Eno sought to document a scene that was intimidating to most New Yorkers, let alone those in "fly-over country." Amazingly, Island went for the pitch (it's good to be The Eno), and Eno picked four of his favorites for the album, No New Wave, which included four tracks each from DNA, James Chance and the Contortions, Mars and Teenage Jesus and the Jerks. The leader of Teenage Jesus and the Jerks was one Lydia Lunch, who was but a screaming fawn of 16 years old at the time, and little did she--or anyone else--know that the album would become a touchstone for any band that has used noise as a weapon since.
And while most of the people that comprised those bands have seemingly dropped off the face of the earth, none since has so singularly pursued the in-your-face ethos of no-wave as obsessively as Lunch.
Lunch has continued recording music, but she's also delved into photography, writing, video, theater, film and virtually every other form of media in existence. A good number of these endeavors were collaborations with the likes of Sonic Youth, Exene Cervenka, The Birthday Party, Henry Rollins, Hubert Selby, Jr. and filmmaker Richard Kern. But regardless of what media genre she's pursuing, or who she's working with, Lunch doesn't merely push the envelope of what most consider good taste in her examinations of gender, violence and sexuality (usually simultaneously); she slices it to shreds with a switchblade.
In recent years Lunch has mostly focused on spoken word recordings and tours, the latest of which will bring her to the Hotel Congress Banquet Room, 311 E. Congress St., at 9 p.m. on Wednesday, July 17. Admission is $10. Direct your questions to 622-8848.
SPACE PARODY: Listening to Spaceboy's new CD, Searching the Stone Library for the Green Page of Illusion (Southern Lord) is an exhausting experience, and I mean that in all ways possible. While at times during its course I muttered things to my tired, bewildered cat like, "Sorry buddy, I'll come to bed soon, but did you just hear that freaky slowed-down Metallica thing they just did?" and "Wow, that's sorta like a Sabbath-y Jesus Lizard weird tension thing they got goin' on there, huh?", he just continued to give me those half-lidded sad eyes. I just dug all the drastic changes, the math-ness as applied to speed-sludge (though I gotta say the 11-minute song lengths tested my patience on occasion).
Then I attempted to read the band's biography, but my tired eyes simply couldn't make it through the gothic font--something about a place called Os, 20-something miles south of Santa Cruz, or somewhere close to Scandanavia, where they take their metal dark ... guys called things like William Doom Occulta Blair, who roamed "mighty mountains" and fjords and "dark forests," but used to be in bands like Bl'ast! and the Fucking Champs. And then finally, through my hazy eyes and the near-indecipherable type, I stumbled upon it: "Northern Mathematical Death Metal!"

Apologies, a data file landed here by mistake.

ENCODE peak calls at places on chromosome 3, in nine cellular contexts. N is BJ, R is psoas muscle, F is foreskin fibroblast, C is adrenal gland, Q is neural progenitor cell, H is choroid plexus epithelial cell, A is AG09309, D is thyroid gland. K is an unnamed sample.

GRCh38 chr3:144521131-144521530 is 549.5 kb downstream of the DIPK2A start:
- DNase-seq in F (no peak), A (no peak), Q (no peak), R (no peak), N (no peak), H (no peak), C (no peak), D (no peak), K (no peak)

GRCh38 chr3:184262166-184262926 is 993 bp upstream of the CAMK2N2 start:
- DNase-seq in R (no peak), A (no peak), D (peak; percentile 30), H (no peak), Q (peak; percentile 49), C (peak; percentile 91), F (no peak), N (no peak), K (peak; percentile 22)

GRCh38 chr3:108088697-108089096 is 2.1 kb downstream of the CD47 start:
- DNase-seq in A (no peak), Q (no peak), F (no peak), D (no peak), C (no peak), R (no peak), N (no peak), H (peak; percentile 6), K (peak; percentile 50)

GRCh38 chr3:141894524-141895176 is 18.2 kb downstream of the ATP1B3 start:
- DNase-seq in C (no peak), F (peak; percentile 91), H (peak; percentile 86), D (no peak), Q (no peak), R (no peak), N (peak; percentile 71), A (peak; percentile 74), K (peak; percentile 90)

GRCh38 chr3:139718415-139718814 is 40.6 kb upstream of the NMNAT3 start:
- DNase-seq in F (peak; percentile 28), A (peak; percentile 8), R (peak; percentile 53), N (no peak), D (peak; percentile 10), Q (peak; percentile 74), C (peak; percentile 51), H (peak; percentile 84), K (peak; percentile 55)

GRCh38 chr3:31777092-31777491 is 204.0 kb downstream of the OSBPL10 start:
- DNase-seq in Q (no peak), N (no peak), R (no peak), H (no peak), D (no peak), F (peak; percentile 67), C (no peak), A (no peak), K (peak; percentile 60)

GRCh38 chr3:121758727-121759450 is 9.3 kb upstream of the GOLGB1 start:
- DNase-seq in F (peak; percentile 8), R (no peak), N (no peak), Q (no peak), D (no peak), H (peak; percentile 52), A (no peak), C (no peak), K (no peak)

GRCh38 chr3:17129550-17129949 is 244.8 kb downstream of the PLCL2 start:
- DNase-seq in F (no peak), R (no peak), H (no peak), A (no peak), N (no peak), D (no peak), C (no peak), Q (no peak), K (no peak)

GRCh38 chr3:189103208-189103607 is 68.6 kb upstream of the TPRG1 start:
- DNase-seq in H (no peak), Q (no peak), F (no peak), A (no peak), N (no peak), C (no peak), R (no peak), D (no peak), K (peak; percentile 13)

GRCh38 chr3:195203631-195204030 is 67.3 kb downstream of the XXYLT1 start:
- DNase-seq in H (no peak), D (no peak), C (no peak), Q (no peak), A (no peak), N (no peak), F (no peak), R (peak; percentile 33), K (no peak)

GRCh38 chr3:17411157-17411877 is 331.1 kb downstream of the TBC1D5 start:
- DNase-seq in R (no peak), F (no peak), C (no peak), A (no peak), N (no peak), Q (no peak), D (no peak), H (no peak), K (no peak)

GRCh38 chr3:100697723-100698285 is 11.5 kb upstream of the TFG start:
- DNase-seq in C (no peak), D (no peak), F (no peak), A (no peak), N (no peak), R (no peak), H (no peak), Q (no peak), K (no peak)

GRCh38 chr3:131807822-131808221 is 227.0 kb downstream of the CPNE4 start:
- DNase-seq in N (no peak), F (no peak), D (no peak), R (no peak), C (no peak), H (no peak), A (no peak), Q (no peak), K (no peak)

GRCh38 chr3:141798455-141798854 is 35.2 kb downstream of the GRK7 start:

As the album ended, and I got ready for bed, my cat looked at me and said, "You know that whole thing was a parody, right?"
In an attempt to hide my embarrassment, I answered "So? It still rocks."
I'm pretty sure we're both right.
Spaceboy, along with Tucson trash-rock newborns Wasted Aces, appear at 9 p.m. on Sunday, July 14, at 7 Black Cats, 260 E. Congress St. For further details call 670-9202.
WHITE SPACE: Although, in previous lives, Pensacola, Florida-born Jim White has done stints as a professional surfer and fashion model, it was likely his experiences as a taxi driver and his upbringing in a strict Pentecostal community that led to his rebirth as a singer/songwriter in 1997.
That was the year he released his debut album, Wrong Eyed Jesus, on David Byrne's Luaka Bop label, and it was enough to instantly garner him a cultish fan base. Last year, White finally released the follow-up, No Such Place (also Luaka Bop), which was a bit more accessible (more singing, less mumbling). Both display an accomplished songwriting craft that is at once bleak and uplifting, spinning narratives of gas station attendants and (figurative?) tornado chasers, of murders and their resultant ghosts, all the while imbued with a healthy dose of religious imagery.
Additionally, White takes all sorts of sonic risks, a jaw harp here, some trip-hop beats there, and flourishes of found sound snippets tossed in, just to make sure it stands the headphone test. Imagine if Beck had combined his early folk work (a la One Foot in the Grave) with his latter day cut-and-paste Cuisinart (see Odelay), while reading Flannery O' Connor and listening to a God-fearing Vic Chesnutt, and you've still only got a vague approximation of what you're in for with Jim White: dark and twisted Southern Gothic storytelling at its finest.
Jim White performs solo "with machines" on Tuesday, July 16, at Club Congress, 311 E. Congress St. Al Perry and Loren Dircks open the show with an appropriately dark set at 9 p.m. Cover is $8. For more information call 622-8848.
WEIRD MIX: Tucsonans, you heard it here first: Live musical collaborations between seemingly disparate bands are the new tribute shows. This week marks the first of what will hopefully be many more weird ones to come.
Just back from a European tour, Electroshockbox (aka Tron-D, nee John Sweeden) brings his usual bag o' tricks (aka box of many sounds, aka his homemade Shockbox) to the Red Room in Grill this week. But following his own set, he'll be joined by rootsy noisemongers Negative Spaceman for a set of both acts' tunes that promises to be interesting at the very least.
It all goes down somewheres about 9 p.m. on Saturday, July 13. Grill is located at 100 E. Congress St. Call 623-7621 for additional info.